That's a sentiment that's not always popular in some education circles - although Dr. Andres Alonso, current Baltimore public schools CEO, has gained kudos from Catholic school leaders for keeping lines of communication open between the systems and for serving on Archbishop Edwin F. O'Brien's Blue Ribbon Commission on Catholic education.
Rolley's plan isn't perfect, and there are still a lot of unanswered questions.
Pamela Sanders, principal of St. Ambrose School in Park Heights, pointed out that it will face stiff opposition from teachers unions and others. Rolley will also have legal issues to overcome in appropriating $25 million from the city schools' budget for the voucher program.
Ellen Robertson, associate director for education with the Maryland Catholic Conference, said there might be some challenges with the candidate's requirement that enrolled children maintain a consistent level of achievement to be eligible for vouchers.
"These students are coming from underperforming schools to start with," said Robertson, who was eager to see more specifics in the Rolley plan. "It might be putting a lot of pressure on them."
Yet, as both Sanders and Robertson pointed out, it's a step in the right direction for a candidate to put vouchers squarely on the line for public debate.
"At least people are talking about it," Sanders said. "Putting the question out there raises awareness."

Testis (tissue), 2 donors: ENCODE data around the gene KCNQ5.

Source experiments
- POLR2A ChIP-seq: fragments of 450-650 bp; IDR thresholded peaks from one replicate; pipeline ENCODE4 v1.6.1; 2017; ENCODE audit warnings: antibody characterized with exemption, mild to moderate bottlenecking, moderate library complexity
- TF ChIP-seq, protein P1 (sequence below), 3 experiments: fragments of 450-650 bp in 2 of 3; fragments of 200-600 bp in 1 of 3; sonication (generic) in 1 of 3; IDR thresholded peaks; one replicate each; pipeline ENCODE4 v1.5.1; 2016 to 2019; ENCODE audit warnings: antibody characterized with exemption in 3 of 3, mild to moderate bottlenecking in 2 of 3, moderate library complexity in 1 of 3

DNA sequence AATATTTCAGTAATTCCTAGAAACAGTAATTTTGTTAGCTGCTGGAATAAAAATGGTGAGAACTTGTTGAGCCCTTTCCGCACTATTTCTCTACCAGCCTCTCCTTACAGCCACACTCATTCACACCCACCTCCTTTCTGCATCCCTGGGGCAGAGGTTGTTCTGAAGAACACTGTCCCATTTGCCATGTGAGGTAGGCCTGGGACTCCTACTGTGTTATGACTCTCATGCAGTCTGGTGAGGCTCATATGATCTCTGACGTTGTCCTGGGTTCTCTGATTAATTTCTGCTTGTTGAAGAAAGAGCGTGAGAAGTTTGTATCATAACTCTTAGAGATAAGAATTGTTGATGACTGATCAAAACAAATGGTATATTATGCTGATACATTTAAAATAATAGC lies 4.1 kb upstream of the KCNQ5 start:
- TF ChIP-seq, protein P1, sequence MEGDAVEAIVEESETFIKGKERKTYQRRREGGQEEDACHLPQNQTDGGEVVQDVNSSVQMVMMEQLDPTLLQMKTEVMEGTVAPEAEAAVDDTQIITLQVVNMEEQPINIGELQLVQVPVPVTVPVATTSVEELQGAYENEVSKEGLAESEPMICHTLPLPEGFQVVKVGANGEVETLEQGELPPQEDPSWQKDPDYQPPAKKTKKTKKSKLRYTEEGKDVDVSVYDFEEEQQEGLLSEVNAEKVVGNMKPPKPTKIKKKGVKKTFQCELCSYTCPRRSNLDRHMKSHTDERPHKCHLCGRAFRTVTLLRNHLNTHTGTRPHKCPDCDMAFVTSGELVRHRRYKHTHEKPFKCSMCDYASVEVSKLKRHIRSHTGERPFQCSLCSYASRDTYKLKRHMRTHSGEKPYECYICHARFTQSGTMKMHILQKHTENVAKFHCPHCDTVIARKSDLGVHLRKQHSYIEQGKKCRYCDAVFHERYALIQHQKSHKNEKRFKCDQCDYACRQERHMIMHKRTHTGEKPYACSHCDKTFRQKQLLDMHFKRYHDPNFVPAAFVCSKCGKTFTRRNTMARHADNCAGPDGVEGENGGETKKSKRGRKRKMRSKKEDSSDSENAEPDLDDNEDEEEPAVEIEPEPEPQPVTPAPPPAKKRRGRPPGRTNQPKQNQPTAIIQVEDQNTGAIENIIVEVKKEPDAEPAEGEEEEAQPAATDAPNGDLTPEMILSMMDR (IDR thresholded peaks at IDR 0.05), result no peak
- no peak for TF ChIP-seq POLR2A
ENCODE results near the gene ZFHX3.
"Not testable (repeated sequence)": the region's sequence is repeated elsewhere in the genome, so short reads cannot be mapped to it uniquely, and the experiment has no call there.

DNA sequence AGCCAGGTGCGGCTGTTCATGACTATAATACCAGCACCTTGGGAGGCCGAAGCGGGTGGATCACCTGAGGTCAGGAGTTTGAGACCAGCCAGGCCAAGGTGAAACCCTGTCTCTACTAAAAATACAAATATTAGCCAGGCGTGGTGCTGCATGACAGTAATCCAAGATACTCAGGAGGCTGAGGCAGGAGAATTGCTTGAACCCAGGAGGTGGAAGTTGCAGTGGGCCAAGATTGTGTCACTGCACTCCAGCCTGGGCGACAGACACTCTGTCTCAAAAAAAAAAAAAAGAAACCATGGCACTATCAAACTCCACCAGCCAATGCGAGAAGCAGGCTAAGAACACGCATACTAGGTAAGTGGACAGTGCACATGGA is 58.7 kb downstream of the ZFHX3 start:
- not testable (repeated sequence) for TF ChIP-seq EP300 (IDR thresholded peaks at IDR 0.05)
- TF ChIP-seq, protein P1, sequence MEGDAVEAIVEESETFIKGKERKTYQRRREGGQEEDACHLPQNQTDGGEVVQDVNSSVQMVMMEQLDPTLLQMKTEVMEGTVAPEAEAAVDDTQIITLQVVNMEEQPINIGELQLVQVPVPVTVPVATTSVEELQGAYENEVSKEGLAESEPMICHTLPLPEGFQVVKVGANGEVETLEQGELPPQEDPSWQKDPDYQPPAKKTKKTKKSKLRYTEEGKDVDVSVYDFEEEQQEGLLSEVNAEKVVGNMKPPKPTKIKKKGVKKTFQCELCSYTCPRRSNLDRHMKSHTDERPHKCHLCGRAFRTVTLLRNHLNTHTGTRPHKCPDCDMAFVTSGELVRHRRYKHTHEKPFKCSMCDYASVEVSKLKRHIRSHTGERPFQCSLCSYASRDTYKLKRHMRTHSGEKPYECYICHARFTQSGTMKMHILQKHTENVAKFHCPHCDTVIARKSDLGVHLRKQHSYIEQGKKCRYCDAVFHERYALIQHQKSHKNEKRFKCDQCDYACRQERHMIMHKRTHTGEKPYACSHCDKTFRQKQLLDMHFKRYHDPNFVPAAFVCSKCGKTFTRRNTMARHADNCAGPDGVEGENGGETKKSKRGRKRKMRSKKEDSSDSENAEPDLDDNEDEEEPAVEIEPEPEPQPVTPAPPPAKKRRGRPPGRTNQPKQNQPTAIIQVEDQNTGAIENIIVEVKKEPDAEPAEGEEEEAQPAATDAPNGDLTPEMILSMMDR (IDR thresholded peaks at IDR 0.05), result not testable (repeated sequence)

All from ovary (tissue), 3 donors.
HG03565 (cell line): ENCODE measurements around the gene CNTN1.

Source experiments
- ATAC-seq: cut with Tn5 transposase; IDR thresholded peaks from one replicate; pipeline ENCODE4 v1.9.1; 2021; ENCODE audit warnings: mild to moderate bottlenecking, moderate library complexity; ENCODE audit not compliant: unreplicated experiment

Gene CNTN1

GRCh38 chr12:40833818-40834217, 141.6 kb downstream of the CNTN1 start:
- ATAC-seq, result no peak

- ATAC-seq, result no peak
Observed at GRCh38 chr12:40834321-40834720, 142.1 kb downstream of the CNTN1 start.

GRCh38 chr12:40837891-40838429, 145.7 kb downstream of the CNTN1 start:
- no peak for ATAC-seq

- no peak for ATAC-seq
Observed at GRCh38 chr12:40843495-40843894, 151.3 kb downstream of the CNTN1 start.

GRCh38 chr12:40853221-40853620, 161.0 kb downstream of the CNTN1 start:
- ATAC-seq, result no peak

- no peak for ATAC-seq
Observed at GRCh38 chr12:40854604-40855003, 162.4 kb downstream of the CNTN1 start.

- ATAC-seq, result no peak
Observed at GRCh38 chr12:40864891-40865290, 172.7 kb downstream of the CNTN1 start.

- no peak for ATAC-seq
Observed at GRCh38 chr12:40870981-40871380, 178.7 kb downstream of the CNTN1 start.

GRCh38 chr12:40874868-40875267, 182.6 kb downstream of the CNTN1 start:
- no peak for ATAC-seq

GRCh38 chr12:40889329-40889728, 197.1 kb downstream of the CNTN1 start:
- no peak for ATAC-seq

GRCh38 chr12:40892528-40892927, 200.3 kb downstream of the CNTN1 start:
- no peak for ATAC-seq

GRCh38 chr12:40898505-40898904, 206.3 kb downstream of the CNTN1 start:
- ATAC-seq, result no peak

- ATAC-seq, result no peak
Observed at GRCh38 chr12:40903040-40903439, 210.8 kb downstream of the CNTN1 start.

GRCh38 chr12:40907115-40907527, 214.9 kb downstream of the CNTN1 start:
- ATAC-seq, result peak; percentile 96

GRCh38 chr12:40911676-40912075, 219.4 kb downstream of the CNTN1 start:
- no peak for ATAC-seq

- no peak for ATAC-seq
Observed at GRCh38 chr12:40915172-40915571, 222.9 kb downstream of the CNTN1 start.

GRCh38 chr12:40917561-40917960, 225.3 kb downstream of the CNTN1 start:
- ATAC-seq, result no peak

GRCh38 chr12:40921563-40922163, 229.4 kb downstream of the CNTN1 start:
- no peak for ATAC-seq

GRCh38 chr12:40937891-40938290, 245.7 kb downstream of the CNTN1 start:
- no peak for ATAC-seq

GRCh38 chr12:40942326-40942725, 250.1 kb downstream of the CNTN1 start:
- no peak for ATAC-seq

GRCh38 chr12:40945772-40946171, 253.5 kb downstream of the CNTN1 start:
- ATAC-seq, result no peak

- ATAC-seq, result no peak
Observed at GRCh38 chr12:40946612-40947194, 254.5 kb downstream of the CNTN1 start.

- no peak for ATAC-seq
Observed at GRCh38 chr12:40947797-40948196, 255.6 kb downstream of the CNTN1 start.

Catholic schools in the city have consistently produced students who go on to earn college degrees and become productive citizens. Yet, because of increased expenses and declining enrollment, they have struggled to stay open in recent years. Vouchers could be a way of bolstering Catholic schools, while also improving educational opportunities for kids stuck in underperforming public schools.
It will be interesting to see whether Rolley's proposal gains any traction. In the coming months, The Catholic Review will followup on the plan and explore where the other candidates stand.
Rolley deserves credit for including Catholic and nonpublic schools in his vision for making Baltimore a better place.
"I know defenders of the status quo will attack me and my ideas," Rolley said. "My plan provides hope to parents of current students."
June 15, 2011 12:05
By George Matysek
Dr. Nancy S. Grasmick, superintendent of Maryland public schools, meets with Dr. Ronald J. Valenti, former superintendent of Catholic schools in the Archdiocese of Baltimore, in 2006. (CR file photo/Owen Sweeney III)
Today's announcement that Dr. Nancy S. Grasmick is stepping down as the longtime superintendent of Maryland public schools may well be a loss for Catholic schools as much as it is for public ones.
During her 20-year tenure, Dr. Grasmick has been a consistent ally of the Catholic school system - a rarity in a nation where public and private systems often view one another with suspician.
With her support, Maryland's private and parochial school athletic associations approved standards of competition for athletics, with the state sanctioning Maryland Interscholastic Athletic Association events.